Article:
One of the most surprising challenges when you’re researching niches is the overwhelming nature of it. You can end up with papers, files, spreadsheets and a whole lot of data. This bulk can and does easily get mixed up.
The result is chaos and a complete mess.
A little preplanning and organization can work wonders.
Step #1 Choose Your Tool
Many paid keyword tools offer onsite storage and organization. They’ll label your keyword search results, let you fine tune them so they only show what you need the results to show and label them accordingly.
Other research tools leave you to your own devices. Yes, you can export the information to your computer but what you do with it after that is up to you.
So the first step is to choose your keyword and/or niche research tool.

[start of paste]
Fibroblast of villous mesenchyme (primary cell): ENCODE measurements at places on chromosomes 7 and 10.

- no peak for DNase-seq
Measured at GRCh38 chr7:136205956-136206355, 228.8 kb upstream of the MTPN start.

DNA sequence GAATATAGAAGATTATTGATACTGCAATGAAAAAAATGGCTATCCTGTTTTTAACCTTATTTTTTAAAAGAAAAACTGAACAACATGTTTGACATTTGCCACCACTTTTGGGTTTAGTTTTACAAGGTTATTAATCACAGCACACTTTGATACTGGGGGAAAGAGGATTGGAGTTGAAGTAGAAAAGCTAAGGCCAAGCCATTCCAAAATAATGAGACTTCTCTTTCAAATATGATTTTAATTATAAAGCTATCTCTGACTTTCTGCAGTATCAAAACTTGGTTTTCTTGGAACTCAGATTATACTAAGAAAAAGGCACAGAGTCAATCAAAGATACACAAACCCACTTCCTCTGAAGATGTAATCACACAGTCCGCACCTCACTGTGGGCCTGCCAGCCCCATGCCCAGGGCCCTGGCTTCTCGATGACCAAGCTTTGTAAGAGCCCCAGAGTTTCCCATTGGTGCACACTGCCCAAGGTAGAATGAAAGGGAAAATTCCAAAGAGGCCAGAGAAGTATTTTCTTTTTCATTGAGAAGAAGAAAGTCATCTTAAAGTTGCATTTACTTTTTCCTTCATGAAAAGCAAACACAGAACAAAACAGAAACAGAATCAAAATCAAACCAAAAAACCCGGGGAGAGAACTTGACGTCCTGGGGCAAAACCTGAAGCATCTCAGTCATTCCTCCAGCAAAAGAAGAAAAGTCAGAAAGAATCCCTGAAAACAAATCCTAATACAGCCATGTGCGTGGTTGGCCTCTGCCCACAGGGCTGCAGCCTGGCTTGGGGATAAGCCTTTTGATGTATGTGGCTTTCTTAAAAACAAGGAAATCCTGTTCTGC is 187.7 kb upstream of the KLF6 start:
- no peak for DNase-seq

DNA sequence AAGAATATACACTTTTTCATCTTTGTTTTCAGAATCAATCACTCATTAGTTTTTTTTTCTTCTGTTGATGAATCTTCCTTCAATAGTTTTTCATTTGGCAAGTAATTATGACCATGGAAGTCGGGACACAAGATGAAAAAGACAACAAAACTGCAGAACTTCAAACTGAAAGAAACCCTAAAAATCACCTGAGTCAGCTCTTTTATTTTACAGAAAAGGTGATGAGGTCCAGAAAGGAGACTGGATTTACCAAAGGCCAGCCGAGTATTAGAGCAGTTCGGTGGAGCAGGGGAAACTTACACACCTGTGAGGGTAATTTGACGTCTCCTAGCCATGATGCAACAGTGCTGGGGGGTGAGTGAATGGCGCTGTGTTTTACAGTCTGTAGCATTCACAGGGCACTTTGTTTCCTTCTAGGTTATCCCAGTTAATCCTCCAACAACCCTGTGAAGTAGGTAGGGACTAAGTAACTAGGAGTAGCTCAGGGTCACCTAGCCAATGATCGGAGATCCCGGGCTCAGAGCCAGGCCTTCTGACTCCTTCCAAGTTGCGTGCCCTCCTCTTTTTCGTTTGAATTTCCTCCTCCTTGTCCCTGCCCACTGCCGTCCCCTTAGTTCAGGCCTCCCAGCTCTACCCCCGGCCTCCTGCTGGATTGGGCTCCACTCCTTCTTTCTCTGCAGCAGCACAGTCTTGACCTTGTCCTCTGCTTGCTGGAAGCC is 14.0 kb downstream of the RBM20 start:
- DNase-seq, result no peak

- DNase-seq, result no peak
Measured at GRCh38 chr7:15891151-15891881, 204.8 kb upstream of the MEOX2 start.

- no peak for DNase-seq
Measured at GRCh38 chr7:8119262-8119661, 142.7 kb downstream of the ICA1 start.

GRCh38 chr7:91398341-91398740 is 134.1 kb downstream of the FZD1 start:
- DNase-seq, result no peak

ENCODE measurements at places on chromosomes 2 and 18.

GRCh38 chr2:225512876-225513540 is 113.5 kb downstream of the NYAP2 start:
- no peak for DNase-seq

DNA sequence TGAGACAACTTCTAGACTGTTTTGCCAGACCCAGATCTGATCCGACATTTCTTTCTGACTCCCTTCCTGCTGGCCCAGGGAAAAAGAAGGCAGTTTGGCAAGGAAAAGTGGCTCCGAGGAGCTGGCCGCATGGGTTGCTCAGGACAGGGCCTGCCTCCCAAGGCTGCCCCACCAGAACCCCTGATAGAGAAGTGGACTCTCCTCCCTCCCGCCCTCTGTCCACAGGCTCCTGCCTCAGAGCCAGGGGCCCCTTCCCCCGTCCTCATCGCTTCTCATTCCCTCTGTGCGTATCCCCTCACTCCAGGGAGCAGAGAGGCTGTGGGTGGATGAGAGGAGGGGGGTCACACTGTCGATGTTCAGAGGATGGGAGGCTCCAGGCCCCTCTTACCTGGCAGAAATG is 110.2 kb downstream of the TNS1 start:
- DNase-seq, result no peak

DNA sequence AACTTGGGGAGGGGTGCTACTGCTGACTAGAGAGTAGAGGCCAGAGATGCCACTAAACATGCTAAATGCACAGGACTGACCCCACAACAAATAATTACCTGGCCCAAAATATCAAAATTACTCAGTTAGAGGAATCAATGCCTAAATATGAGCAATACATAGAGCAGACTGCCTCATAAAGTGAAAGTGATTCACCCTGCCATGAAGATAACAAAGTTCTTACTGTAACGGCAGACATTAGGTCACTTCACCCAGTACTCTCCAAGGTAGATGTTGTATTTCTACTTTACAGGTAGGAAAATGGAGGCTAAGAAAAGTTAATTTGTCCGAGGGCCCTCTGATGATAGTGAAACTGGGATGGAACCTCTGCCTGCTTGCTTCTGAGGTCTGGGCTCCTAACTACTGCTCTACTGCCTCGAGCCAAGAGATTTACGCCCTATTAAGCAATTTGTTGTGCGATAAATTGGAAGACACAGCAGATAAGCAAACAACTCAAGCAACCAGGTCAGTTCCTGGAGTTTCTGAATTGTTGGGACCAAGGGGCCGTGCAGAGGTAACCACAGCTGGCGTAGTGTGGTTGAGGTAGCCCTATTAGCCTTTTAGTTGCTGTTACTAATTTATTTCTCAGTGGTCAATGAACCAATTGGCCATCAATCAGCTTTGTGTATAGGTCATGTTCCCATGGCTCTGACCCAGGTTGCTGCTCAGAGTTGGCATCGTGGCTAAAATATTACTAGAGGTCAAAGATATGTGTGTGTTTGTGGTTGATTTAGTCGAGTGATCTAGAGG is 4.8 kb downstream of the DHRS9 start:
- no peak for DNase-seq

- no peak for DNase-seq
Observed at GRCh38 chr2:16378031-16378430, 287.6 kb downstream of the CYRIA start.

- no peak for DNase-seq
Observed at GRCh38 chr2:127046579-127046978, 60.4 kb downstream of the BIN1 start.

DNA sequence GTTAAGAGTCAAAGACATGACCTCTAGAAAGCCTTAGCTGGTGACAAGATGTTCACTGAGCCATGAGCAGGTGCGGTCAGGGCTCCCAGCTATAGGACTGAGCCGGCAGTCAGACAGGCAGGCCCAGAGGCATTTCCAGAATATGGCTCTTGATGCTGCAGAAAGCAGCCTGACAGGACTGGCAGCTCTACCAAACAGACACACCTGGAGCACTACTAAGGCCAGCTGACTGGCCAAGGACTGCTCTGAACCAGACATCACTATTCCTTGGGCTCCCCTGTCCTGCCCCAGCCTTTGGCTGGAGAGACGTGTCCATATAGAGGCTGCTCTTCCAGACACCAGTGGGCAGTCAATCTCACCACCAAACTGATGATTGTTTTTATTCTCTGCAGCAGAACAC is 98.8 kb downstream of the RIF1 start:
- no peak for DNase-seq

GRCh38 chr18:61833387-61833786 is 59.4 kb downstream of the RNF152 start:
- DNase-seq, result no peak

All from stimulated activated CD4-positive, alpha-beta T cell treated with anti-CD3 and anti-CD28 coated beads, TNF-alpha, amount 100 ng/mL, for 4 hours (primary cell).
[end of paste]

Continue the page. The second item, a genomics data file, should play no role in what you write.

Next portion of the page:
Step #2 Paper or Digital?
Personally, I believe there is a time and a place for both. Sometimes I think better with a pencil in my hand and other times I think better typing on a keyboard.
What do you prefer? If you prefer good old fashioned paper and pencil, great. Grab a few spiral notebooks and some sharp pencils or nice pens and get started.
If you prefer digital, and many do, then the next question is going to be – What format? Do you want to use docs? Spreadsheets? Mind maps? A combination of formats? Decide what works best for you. It may be important to know that many keyword tools export to excel spreadsheets and/or txt files.
Step #3 Keeping it all Together.
Assuming you have several potential niches to research consider creating files or binders for each. For example, if you’re researching: coffee, cats and bungee jumping each niche will have its own three ring binder. Then you can subdivide the binder into sub niches or micro niches or even research categories depending on your personal organization preferences.
The organization system you create isn’t as important as actually creating a system and using it. Skipping this step will likely result in a stack of paper, or digital files, that have no rhyme or reason after several hours of research. Trust me, all the data can start to look the same!
~ Kim ~
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